And, of course, because Picnic employs placeholder classes – you have complete freedom to style it yourself. With a little over 3,500 stars on GitHub – it’s the go-to minimal framework for personal projects and simple layouts.



Skelet (not to be confused with Skeleton) is a building-blocks CSS framework with an emphasis on specific modules. It’s also written entirely in modern CSS, utilizing variables, fluid typography, and data types to substitute the use of JavaScript.

As the author implies, it is a fully functional framework ready to be used in production.

Notable features include in-built animations, both Flexbox and Grid, and also a demo of nearly a dozen custom layouts. If you’re into WordPress, the author has built a separate boilerplate template for structuring a theme based on this framework.



It seems that CJ Patoilo (the author) is caught up with life since his GitHub profile is looking a little bleak for the last 2 years. However, because Milligram is a complete framework – it is more than functional and usable for rapid layout prototyping.

More importantly, it is only 2kb when fully compressed.

Though, you might be wondering, “What do I even get for only 2kb?!”. And the answer is – pretty much everything you need to design a personal website. Grid is included, as are elements like headings, forms, tables, floats, and ways to display code syntax.



Yan Zhu, the author of Spectre, has done some incredible contributions to the CSS community. And the Spectre framework is one of his best works, too. Despite having been around for years, Spectre manages to pull in around 1,000 daily downloads on npm.

So, what is the framework all about? It is based on the concept of being a lightweight design base, with a focus on using Flexbox for responsiveness. Unlike similar barebones solutions, Spectre components are custom-designed to provide a sense of personality to the design.

And with the number of components available, you can go ahead and use Spectre to build anything from landing pages to application interfaces. Check out the docs for a live demo!

Mustard UI


Not all frameworks are built to overcome difficult problems. In fact, while Mustard UI is a lightweight library, it’s more about the design style it provides.

The goal is to have a solid (modular) starting base that can be used to prototype clean layouts. That is also how Mustard UI is structured. If you need additional features, you can customize them yourself. In the docs you’ll find plenty of examples hosted on CodePen.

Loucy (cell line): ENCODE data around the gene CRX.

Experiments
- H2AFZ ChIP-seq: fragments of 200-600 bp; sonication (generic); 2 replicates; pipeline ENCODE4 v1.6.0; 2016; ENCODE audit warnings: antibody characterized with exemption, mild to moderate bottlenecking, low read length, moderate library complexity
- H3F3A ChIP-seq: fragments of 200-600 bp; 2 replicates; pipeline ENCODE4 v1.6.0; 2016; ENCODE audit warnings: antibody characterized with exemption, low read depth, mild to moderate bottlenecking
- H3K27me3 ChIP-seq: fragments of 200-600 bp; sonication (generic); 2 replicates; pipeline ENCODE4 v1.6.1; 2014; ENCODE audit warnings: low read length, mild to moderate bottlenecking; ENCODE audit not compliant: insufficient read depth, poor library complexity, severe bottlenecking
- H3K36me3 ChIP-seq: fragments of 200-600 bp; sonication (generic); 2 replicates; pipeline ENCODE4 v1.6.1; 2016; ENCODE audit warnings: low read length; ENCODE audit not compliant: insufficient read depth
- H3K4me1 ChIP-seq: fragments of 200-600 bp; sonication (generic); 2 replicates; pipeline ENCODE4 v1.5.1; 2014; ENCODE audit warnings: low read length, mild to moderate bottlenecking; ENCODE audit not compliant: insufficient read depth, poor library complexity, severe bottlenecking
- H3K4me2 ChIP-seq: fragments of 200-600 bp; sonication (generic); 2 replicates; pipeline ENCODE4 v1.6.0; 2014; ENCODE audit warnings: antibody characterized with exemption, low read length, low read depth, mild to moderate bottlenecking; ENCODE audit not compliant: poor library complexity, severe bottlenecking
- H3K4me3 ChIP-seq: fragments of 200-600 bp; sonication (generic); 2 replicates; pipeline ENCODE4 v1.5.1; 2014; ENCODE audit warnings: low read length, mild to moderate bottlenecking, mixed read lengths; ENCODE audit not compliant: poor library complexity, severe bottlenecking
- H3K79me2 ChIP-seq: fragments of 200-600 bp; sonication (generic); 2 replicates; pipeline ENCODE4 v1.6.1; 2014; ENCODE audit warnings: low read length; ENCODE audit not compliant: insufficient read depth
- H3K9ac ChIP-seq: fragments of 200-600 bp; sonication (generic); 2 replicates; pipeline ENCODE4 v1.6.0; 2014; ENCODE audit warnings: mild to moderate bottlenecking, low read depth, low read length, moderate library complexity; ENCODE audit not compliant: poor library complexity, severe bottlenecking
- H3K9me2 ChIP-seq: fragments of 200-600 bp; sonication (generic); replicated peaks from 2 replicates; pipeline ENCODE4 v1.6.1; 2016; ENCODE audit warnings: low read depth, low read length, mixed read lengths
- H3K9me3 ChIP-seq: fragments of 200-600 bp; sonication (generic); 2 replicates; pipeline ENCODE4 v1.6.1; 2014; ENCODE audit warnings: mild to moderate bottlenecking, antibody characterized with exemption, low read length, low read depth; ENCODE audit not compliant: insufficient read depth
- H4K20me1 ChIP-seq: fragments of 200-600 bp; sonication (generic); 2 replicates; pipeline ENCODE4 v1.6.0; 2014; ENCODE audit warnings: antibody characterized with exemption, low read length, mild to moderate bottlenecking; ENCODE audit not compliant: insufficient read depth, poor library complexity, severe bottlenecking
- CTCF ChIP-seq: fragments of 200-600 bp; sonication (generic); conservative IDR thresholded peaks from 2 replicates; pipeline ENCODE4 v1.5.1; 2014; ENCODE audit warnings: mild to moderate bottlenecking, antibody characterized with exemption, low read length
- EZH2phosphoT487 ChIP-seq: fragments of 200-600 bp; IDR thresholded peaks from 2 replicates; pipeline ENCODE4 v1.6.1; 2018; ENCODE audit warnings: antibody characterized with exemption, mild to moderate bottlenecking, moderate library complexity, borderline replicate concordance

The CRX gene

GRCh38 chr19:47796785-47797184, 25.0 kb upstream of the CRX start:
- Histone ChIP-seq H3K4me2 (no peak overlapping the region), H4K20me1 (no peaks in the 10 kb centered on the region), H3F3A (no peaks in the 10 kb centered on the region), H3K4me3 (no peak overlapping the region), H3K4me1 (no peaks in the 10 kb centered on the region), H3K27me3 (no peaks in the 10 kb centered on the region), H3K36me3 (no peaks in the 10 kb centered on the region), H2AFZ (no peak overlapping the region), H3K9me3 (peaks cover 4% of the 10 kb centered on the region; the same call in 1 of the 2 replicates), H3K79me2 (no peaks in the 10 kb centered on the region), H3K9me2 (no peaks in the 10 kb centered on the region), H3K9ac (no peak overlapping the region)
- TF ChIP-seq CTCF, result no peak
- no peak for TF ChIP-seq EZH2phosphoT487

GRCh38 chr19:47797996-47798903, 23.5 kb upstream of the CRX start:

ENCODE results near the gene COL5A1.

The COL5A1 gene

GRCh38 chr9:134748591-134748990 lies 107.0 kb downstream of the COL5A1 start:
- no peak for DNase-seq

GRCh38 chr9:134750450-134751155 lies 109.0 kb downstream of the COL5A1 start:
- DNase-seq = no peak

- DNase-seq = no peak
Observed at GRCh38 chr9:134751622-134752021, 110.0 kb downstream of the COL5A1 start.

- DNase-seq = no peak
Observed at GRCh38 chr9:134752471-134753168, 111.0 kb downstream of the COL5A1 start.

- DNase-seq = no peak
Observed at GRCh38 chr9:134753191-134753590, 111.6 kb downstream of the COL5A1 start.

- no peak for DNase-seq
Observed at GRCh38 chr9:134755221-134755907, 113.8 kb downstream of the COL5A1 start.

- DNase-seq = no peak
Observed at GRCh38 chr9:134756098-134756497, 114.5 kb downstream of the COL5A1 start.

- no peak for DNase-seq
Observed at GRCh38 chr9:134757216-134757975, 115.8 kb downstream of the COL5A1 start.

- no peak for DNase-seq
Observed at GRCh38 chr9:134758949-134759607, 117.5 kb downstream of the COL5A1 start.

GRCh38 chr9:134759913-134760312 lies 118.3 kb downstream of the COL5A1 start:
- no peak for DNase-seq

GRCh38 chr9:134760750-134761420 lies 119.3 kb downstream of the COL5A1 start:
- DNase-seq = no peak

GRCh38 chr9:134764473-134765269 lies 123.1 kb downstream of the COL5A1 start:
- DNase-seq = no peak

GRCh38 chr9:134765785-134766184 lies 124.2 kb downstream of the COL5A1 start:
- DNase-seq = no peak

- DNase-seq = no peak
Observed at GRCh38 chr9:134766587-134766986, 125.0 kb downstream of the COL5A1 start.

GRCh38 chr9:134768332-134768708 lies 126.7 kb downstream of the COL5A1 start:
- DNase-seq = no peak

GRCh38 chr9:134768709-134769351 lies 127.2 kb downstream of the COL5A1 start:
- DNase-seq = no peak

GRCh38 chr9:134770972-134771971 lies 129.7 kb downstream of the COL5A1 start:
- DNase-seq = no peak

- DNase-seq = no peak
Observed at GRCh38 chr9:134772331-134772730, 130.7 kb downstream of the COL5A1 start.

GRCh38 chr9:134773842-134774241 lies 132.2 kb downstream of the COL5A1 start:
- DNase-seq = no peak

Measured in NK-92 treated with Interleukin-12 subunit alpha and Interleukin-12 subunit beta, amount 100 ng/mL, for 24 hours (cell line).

And, last but no least, Mustard UI has full support for utilities, too. A general theme can be set prior to you starting work using pre-defined variables.


Bonsai CSS

Bonsai provides both base components as well as utility classes. Just the base style alone is enough to produce creative and stylish interfaces. The framework doesn’t intrude with custom classes, so you can in fact apply Bonsai to an existing (unstyled) HTML page.

This will result in your page being transformed with all the Bonsai style specifications.

As for utilities, Bonsai absolutely knocks it out of the park. There are around 100 custom-built utility classes included in the framework. Each class provides you with the freedom to add custom styles and additional design features.

And the majority of those classes are fully compatible with media queries: responsive.


Lit CSS framework

How small can a framework be, really? As it turns out, very small. Production-ready “lit” framework is only 400 bytes. And yet, delivers comprehensive tooling to get a responsive website layout going. The framework itself is focused on providing a responsive grid interface, but also adds some common elements like cards, lists, and table design.

You can however take it a step further with the “util” extension. The utilities (1kb) include various additions of components and spacing options. All in all, the lit framework is an exceptional choice for a starter framework. And the performance is unmatched.



Bootstrap but cuter? That’s Cutestrap! Although the framework hasn’t seen much love (new versions) in recent years, it’s completely functional. Cutestrap is packed with custom HTML elements, but also adds support for theming, advanced typography, and custom styleguides.